Women Treated Differently in Sports

A common stereotype in the sports community is that women’s sports are inferior to men’s sports. Sporting environments have degraded female athletes by constantly holding them to a lower standard than male athletes. They are more likely to be objectified, shamed, and paid less because of another stereotype that men are more athletically gifted.

Realizing the built-in microaggression towards women will allow society to change for the better and we could finally get rid of gender inequality.

Compared to some sports, male and female athletes are definitely portrayed differently, especially in what they wear. A great sport to compare is football. Although it is considered to be a predominantly male sport, many women do play professional football. Male athletes usually wear gear and padding to help prevent injury. While women’s football, they tend to wear a little more revealing uniforms with not as much protection or padding. It’s confusing because it’s the same sport that could cause the same amount of injury; however, because they’re a different gender, they have to dress differently. It seems to appear that the audience is focusing more on the way they look, instead of how much talent female athletes have. This could cause many female athletes to develop eating disorders because they focus more on how they look instead of how they perform. Eating disorders could affect an athlete’s performance and they’re more likely to be prone to injury. Injuries could also be more difficult to recover from because they could be lacking nutrients from food. Obviously, the physique is very important in both male and female sports, but physical and mental health helps sustain a healthy body. Objectification of women happens in many other sports, such as tennis, volleyball, cheerleading, ice skating, etc. Men and women shouldn’t have to dress according to their gender. They should wear according to how intense the sport is.

Stereotypes, social constructs, and gender roles are restricting our younger generation from being who they want to be.

— Mariam Alashmawi

In sports, women don’t get as much respect as men do. This has to do with the normalization of stereotypes that are in the sports industry. Many female athletes have to deal with more microaggressions and discrimination than male athletes do. Also, only 40% of sports participants are women and only 4% of women’s sports have sports media coverage. This could be discouraging to young girls who aspire to be an athlete but not having any role models to look up to. Because of this teenage girls are 2 times more likely to drop out of sports than boys. Having as much media coverage as male athletes would encourage them to stay in sports. Not only does our younger generation have less female athlete role models, but some also lack opportunity and lack experience because funds usually go to boys’ sports and/or they live in a poor community they naturally lack resources which makes it difficult for young girls to engage in sports. The social stigma around female athletes also tends to be very negative and stereotypical. The idea that girls are supposed to be quiet, obedient, feminine, care-givers, and nurturers is absolutely ridiculous. For years, sports have been considered a “masculine” thing. However, once a girl challenges and confronts the idea, she’s questioned for not being “ladylike.” They’re questioned about their gender identity and sexual orientation because of these stereotypes. Sports shouldn’t be labeled as masculine or feminine. If a girl wants to play football, let her play football. It goes the same for boys that prefer ballet over other sports. Stereotypes, social constructs, and gender roles are restricting our younger generation from being who they want to be.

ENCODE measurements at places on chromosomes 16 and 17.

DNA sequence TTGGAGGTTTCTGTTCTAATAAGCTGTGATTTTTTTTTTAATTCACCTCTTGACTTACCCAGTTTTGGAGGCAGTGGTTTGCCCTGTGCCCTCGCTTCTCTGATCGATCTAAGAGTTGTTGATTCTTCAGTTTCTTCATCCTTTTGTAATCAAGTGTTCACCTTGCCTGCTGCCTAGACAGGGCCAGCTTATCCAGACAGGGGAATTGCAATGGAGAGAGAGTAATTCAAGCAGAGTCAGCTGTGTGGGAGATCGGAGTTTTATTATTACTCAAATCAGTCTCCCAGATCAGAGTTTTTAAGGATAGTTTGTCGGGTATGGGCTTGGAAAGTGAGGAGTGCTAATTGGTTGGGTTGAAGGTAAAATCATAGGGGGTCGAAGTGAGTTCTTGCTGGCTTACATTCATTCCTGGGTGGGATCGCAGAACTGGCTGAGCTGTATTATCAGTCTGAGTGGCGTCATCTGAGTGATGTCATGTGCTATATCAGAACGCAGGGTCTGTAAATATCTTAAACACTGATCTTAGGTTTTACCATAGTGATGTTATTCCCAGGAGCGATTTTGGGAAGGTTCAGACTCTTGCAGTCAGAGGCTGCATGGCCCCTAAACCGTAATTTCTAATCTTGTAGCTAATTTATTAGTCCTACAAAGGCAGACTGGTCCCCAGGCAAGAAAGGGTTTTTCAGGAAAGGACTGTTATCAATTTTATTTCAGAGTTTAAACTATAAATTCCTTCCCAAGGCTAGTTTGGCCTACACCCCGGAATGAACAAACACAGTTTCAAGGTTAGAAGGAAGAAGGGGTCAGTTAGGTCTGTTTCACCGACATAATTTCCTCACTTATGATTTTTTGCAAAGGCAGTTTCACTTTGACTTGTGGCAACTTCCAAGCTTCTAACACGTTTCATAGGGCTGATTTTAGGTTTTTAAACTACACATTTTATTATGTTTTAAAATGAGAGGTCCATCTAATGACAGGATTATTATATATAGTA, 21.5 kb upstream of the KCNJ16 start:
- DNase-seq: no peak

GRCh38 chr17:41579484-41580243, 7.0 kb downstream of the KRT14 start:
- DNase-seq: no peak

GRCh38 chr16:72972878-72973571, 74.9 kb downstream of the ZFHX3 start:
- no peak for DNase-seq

Female athletes that work just as hard as male athletes should be getting paid as much as them and they should also have just as much media coverage.

— Mariam Alashmawi

Gender inequality feeds into a major issue in the U.S today, the wage gap and income inequality. Comparatively, many female athletes make far less money than male athletes. For example, Sue Bird who has played 17 seasons in the WNBA and won 4 WNBA Championships, had a 2020 salary of $215,000 and gets an $11,356 bonus for winning the 2020 finals. LeBron James has also played 17 seasons in the NBA and has also won 4 NBA Championships, however, his 2020 salary is $37.44 million and gets a $317,000 bonus for winning the 2020 finals. There is a huge gap in wealth, although they have accomplished the same level of achievement. This feeds into the fact that women don’t get as much media coverage and they don’t get the respect they deserve. Female athletes that work just as hard as male athletes should be getting paid as much as them and they should also have just as much media coverage.

Some people have become so compliant to their gender roles that they don’t realize how sexist the world really is. It is especially important to realize sexism in sports because many athletes that make it big are going to be role models for the younger generation. The sexist stereotypes are going to make younger people rebel against the stereotypes. The fact of the matter is women are treated differently in sports. They get objectified more often, they get disrespected more often, and they don’t get paid as male athletes. Women’s sports are just as important as male sports.